As the report of the National Conference of Catholic Bishops argued, extreme inequalities in wealth may be “detrimental to the development of social solidarity and community.” Lutherans should find this argument particularly appealing. The communal values of Lutherans, like those of Roman Catholics, strongly weigh against pronounced disparities in wealth. Although Lutherans share with other Protestants the individualistic concept of the priesthood of all believers, Lutherans are more communal than other Protestants. Like Catholics, Lutherans emphasize the sacraments, profess a common creed, employ a standardized liturgy, and have churches that embrace virtually the entire population of certain nations.
 Moreover, the growing income and wealth gap also tends to diminish the dignity of work, thereby undermining the integrity of the concept of “vocation” which has played such a large role in Lutheran theology and culture. Luther emphasized that “the works of monks and priests, however holy and arduous they may be, do not differ one whit in the sight of God from the works of the rustic laborer in the field or the woman going about her household tasks.” Modestly paid workers may begin to doubt the value of their contributions when society and government permit large numbers of persons to earn immense compensation which bears no discernable relation to the utility of their services and which is vastly disproportionate to the value of services performed by lesser paid individuals. Although large corporations try to justify the huge compensation packages for top executives on the ground that they are instrumental in generating larger profits, this argument is belied by the fact that many executives continue to receive enormous pay even when their companies are losing money.
 By demeaning the dignity of labor, the wealth gap also diminishes the dignity of the person, transforming workers from valued employees into fungible economic objects. It therefore demeans the dignity of the individual. In the secular language of the Lutheran ethicist Immanuel Kant, it violates the categorical imperative by treating people as means to an economic end rather than valuing their humanity and work as an end in itself.
 The result is a diminution in pride in work for its own sake, and a tendency of the young to shun socially useful but modestly paid jobs that require a high level of training and dedication in order to seek careers which are more lucrative but which arguably have less social utility. Already, for example, there is a growing shortage of police officers, nurses, and church organists. In the legal profession, many highly qualified lawyers either have refused appointment to the federal bench or resigned federal judgeships because a federal judge earns only a few thousand dollars more than first-year associates in many major law firms. Lutheran congregations should be mindful that there is a growing disparity between the compensation of clergy and the remuneration of professionals who have comparable educations and responsibilities, and that the Church will suffer if potential clergy are diverted to better-paid occupations.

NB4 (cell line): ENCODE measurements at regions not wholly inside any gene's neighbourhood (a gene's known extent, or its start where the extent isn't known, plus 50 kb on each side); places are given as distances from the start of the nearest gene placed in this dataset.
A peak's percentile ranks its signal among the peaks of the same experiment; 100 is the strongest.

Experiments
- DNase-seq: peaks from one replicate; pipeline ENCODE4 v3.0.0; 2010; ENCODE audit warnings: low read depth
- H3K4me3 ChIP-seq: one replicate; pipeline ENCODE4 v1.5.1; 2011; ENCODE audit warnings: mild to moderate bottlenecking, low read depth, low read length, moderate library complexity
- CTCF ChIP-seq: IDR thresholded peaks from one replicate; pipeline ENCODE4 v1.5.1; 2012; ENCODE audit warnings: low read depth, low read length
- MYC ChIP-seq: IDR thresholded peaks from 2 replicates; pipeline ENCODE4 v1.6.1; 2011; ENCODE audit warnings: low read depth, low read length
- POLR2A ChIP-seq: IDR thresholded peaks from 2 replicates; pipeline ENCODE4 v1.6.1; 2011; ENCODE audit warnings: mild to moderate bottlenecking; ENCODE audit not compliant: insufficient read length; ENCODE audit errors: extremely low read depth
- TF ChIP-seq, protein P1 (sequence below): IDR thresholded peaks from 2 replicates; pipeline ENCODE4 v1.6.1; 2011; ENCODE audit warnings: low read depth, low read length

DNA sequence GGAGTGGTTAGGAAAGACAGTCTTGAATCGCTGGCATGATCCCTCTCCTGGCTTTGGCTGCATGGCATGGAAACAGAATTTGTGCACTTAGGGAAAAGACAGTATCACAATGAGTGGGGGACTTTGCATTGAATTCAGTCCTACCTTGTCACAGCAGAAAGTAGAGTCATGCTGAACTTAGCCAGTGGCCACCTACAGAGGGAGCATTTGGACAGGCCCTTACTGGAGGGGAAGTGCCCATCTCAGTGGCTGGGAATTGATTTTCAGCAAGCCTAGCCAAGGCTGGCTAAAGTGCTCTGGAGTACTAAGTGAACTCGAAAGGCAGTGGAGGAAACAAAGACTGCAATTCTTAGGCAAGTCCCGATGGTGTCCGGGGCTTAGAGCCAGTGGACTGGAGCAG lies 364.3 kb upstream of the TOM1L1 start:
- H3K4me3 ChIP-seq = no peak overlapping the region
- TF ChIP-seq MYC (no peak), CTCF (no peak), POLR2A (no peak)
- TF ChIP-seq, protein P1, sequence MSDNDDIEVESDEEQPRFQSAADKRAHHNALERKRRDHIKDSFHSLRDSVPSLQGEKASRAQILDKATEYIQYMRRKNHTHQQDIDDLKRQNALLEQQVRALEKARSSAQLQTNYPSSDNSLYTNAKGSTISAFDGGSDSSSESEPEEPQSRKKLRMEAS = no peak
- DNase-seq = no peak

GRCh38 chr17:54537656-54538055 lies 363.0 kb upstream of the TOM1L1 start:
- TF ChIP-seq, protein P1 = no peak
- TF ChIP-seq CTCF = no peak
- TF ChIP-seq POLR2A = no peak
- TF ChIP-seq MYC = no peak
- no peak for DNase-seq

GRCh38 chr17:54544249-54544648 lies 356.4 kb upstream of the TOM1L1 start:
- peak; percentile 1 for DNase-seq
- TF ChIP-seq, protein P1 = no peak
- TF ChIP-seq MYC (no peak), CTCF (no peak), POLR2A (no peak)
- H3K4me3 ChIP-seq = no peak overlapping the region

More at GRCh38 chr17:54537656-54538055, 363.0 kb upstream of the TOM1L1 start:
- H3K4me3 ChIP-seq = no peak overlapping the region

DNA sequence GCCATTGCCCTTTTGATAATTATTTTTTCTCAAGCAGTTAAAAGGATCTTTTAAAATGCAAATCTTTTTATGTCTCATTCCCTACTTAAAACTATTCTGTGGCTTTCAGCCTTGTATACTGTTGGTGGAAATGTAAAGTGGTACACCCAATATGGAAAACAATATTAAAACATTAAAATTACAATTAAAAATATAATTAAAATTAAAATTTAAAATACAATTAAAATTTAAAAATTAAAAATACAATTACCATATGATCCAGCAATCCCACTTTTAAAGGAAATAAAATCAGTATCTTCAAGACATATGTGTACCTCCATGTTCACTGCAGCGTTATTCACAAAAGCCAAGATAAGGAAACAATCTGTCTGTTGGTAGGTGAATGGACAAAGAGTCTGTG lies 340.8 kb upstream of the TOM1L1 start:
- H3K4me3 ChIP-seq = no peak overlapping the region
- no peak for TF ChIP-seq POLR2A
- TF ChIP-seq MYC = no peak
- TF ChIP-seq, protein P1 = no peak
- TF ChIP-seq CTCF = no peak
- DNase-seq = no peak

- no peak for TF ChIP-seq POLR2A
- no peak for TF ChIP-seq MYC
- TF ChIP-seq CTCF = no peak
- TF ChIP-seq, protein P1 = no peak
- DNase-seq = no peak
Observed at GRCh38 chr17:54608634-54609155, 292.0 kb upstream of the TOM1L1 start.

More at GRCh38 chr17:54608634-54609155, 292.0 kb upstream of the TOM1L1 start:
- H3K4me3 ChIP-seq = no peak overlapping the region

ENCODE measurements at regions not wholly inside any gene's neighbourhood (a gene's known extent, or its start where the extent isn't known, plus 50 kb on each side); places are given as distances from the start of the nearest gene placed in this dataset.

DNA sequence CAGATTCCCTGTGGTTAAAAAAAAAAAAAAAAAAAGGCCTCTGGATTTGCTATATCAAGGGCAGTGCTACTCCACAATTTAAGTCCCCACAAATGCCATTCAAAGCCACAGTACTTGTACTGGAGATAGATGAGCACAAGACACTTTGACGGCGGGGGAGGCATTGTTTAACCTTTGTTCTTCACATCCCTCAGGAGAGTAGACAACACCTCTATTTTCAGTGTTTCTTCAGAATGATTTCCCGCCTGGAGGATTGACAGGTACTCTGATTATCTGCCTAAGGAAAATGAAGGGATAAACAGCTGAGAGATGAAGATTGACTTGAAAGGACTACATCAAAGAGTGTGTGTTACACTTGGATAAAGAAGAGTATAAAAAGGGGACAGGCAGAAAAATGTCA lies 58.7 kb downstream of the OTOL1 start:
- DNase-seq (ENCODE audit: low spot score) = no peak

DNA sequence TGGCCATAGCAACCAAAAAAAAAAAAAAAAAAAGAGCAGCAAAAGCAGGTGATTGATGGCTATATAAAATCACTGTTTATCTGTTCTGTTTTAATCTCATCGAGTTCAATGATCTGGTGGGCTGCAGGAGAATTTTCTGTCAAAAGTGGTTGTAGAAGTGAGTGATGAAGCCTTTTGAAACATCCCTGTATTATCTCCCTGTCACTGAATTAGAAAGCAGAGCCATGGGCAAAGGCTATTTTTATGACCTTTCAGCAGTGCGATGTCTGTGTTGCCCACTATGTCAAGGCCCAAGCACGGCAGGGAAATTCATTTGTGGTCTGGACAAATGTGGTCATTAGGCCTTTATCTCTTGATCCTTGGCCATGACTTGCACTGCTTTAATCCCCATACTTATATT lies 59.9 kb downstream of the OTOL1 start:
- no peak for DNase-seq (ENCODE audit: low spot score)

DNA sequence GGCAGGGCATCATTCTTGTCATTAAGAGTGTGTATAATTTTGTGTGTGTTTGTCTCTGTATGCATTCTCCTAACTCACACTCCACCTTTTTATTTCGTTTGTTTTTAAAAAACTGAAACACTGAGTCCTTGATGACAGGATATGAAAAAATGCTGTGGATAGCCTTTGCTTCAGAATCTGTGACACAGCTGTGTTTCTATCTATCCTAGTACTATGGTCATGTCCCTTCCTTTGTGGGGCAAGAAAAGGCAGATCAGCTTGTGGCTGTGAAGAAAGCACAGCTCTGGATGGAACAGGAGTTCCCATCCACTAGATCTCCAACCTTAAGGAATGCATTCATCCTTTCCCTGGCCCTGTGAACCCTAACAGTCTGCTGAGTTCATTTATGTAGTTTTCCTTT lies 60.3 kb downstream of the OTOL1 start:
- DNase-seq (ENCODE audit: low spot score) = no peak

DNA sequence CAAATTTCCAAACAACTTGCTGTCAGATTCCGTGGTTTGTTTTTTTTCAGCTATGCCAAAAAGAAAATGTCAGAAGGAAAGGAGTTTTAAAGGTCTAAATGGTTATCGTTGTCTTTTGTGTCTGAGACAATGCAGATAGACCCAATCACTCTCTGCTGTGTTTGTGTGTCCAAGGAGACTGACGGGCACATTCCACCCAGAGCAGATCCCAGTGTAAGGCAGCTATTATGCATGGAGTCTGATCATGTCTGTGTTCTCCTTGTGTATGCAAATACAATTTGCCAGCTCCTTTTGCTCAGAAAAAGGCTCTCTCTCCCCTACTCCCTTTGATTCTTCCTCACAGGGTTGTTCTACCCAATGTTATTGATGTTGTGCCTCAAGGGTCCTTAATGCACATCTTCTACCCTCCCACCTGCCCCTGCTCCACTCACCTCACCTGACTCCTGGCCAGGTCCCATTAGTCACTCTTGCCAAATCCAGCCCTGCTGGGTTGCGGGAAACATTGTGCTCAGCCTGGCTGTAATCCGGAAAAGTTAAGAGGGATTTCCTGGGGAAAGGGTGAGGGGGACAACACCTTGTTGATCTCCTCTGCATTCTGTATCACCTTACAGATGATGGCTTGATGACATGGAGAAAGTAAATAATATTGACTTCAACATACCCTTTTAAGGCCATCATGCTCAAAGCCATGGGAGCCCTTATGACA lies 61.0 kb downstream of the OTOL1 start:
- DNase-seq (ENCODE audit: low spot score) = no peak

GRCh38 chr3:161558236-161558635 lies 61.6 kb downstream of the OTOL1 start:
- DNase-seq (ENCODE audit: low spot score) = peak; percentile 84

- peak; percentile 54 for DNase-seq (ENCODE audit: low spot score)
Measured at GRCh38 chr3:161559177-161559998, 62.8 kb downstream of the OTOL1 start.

The wealth gap also encourages greed, which Luther regarded as a fundamental sin because it promotes idolatry and separates man from God. Luther’s attitudes toward greed illustrate his theological view of the insidiousness of sin. As one scholar has pointed out, Luther regarded greed “as a form of sin that hides injustice and conceals spoliation under a mask of good works and apparent good intentions.”
 Furthermore, the growing gap between rich and poor also tends to glorify materialism and to encourage ever more consumption. This tends to both diminish the spiritual values of the individual and to ravage the natural environment.
 Income and asset disparities which encourage materialism are particularly deplorable because so much new wealth is wasted on the type of “conspicuous consumption” identified a century ago by the economist Thorsten Veblen, who retained many Lutheran values even after he shed his Lutheran faith. While many of the wealthiest Americans contribute generously to myriad charities, the capital explosion of recent decades also has resulted in a profusion of spending that is intended more to inspire awe and envy than to satisfy any rational desire for comfort, convenience, or beauty. Moreover, while some private charity produces many social benefits, one might argue that particularly large beneficence in a democratic society ought to be the product of a political process that involves all citizens rather than the result of the fancies and whims of a handful of extremely wealthy persons.
 One could argue that Lutheran values have made Lutherans less susceptible to feckless spending. Although a disproportionate number of the world’s wealthiest persons are Lutheran, even the most affluent Lutherans tend to live modestly. It may be significant that Norway is the only one of the oil-rich nations (including not only the Arab countries but also the United States, the United Kingdom, Russia, and Mexico) in which beneficiaries of oil have shunned ostentatious displays of wealth. Individual Norwegians have not flaunted their wealth, and the Norwegian government has invested its vast oil revenues in human welfare and a unique trust fund that invests in ethically responsible companies. The frugality and good stewardship of Lutherans also is evident in the fact that American Lutherans have by far the lowest bankruptcy rate of any major religious group in the United States.
 Since the erosion of progressive taxation has contributed greatly to growing disparities in wealth, Lutherans who deplore the wealth gap have good reasons to favor a tax system in which rates are more progressive. As the statement of the National Conference of Catholic Bishops explained, progressive taxation “is an important means of reducing the severe inequalities of income and wealth in the nation.”